Originally Posted by MediaArtist
I think auto manufacturers tend to send their top drivers to the Ring. These guys are professionals, many with former GT or F1 experience. They are the cream of the crop when it comes to drivers, so I think they tend to be safe bets. Also the fact that it's not a race. They are simply testing the car for production purposes, fine tuning, etc. It's a more controlled environment overall which makes it much more safer than a race.
That being said, I have no problem with the 'Ring as a track except what I've mentioned already. I hope they find some way to save it, though it seems to be hopeless at this point. If they do manage to keep it open for public use, then I'll take you up on your offer next time I do a European delivery.
Sorry, but you don't know anything about the ring and not much more about professional racing. Period. Fact is, the Nordschleife is almost fully booked with races on weekends throughout the year. So much, that the race series running there exclusively have to compromise as they cannot book enough track time as they would want to. The Nordschleife is booked by the "industry pool" for 8-10 hours on most weekdays, the rest is taken by track day organisers. There are very few all day timeslots left for "tourist" and "Carbon Card Club" member driving. Honestly... if anyone wanted "safe", they could book the GP track at almost any time. But that is not what people come to the ring for. Neither racers nor testers nor tourists. If you want "safe", simply stay on the Playstation. Safety is not the issue. Motorsport is always dangerous, in case you haven't noticed. The tracks generate profit. They have and they will.
The idea to build a mini Disneyland was plain stupid from step one and exactly that is now causing the problem. If you build a theme park as a source of profit and that theme park cannot even generate the funds to pay the interest for the loans required to build it, then you have a problem. And all this is no secret. Plenty of experts warned those responsible, that their theme park idea would never work. Long before the building ever started. There already are a lot of these parks all over Germany and the "ring customer" is typically looking for something else. And the critics were right.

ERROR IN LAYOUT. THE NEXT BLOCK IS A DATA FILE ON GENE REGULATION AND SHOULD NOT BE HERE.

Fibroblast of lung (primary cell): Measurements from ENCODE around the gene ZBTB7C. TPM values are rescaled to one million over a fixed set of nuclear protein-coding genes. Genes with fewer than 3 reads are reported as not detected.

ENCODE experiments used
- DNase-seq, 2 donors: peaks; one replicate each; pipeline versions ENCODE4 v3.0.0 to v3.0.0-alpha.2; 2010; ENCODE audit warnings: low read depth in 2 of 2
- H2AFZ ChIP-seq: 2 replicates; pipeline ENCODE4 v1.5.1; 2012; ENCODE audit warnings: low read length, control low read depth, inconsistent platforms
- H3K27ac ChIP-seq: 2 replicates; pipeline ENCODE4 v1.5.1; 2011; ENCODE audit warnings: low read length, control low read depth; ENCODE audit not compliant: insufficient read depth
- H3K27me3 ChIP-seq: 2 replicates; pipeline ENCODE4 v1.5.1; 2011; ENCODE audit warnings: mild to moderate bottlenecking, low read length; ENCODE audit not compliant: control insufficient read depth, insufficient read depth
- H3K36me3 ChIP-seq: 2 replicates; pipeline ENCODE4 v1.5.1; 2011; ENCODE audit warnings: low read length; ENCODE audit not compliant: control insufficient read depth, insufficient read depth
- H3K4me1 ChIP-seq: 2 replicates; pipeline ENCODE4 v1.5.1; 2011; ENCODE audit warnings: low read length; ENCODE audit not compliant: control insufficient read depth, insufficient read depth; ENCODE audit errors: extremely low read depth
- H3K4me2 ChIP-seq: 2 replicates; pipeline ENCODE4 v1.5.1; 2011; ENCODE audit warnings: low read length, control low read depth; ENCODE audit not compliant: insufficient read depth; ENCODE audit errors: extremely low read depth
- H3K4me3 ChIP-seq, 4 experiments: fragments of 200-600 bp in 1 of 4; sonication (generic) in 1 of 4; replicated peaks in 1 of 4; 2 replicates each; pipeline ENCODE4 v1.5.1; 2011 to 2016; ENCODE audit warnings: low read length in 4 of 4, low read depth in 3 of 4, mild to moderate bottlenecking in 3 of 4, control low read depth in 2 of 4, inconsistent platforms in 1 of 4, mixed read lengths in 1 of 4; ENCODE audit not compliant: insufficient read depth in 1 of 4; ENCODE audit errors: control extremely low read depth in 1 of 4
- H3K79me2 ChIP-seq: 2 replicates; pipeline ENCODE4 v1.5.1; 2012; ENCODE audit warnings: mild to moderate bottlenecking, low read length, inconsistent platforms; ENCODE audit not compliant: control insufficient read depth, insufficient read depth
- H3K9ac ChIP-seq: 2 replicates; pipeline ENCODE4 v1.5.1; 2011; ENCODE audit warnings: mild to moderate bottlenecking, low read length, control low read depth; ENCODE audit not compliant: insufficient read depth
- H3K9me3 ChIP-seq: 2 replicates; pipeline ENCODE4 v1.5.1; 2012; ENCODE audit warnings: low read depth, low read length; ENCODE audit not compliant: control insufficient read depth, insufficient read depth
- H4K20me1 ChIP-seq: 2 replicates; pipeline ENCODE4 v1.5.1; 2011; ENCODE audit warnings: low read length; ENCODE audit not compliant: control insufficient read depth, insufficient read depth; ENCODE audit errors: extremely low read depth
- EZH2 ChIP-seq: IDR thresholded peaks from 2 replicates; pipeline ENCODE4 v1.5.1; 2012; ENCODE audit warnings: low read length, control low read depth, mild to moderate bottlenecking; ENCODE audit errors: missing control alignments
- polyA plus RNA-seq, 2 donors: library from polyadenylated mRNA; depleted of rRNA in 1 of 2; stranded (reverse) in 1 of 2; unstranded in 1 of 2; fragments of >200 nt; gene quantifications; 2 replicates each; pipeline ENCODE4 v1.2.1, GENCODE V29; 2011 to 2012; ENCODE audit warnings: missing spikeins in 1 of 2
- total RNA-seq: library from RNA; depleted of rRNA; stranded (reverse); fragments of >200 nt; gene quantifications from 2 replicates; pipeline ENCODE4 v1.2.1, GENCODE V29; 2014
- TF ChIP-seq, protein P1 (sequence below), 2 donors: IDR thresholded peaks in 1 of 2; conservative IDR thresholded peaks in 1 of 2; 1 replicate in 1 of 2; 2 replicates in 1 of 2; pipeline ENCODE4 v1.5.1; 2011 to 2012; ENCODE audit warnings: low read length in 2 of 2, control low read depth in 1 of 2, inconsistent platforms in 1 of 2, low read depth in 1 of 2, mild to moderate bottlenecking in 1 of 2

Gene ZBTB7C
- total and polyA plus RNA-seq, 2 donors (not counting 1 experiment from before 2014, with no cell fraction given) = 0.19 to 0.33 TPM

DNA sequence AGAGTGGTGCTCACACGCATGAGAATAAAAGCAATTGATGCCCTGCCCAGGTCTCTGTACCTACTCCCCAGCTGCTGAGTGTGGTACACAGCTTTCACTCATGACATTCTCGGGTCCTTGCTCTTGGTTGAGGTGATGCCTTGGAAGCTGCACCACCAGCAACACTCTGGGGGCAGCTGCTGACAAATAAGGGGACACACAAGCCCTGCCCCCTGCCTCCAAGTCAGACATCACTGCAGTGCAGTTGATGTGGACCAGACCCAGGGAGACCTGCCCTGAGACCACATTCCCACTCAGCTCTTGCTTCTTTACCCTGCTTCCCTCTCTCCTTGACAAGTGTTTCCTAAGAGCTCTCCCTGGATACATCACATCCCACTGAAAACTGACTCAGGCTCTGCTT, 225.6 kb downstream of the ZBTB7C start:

The situation right now is, that it will most likely be "business as usual" until the end of the 2012 season. The big race events at the ring (primarily the F1 race scheduled for 2013, the 24h race, the Truck Grand Prix and the Oldtimer Grand Prix and "Rock am Ring" as a non-race event) now have a problem, that they cannot book the track for 2013 at present. This has nothing to do with the insolvency. It has to do with the fact, that the company managing the ring at present does not have a management contract for 2013 (as their contract has been canceled by the local government) and so customers do not yet have a poc. If you book the track, you have to place a downpayment. Standard business procedure. The events above book so much of the area, that their downpayments have to be quite sizeable. Nobody dishes that type of money out if they know that their contract partners do not have a basis to do business.
As soon as the insolvency statement has been filed at the appropriate court, the court will decide who will now manage the company during the insolvency period. Once that has happened a decission can and will be made what will happen with the tracks. I cannot see them closing down for business. Why should they, since they generate profits? If this insolvency provides the chance to get rid of the useless theme park stuff, then it would actually be positive. But there are risks. For the tracks, for the entire region. These are far to complex to explain them here. Mike (that Dackel quoted) named some of the points via 20832.
Me, personally, I want this track to stay alive! I wouldn't want to race on any other track in the world (actually I couldn't think of anything besides Mount Panorama in Australia that I would even want to consider)! And I am pretty sure I'll be racing there in 2013 just as I am 2012. All I can say is: show the world-wide support at "save the ring".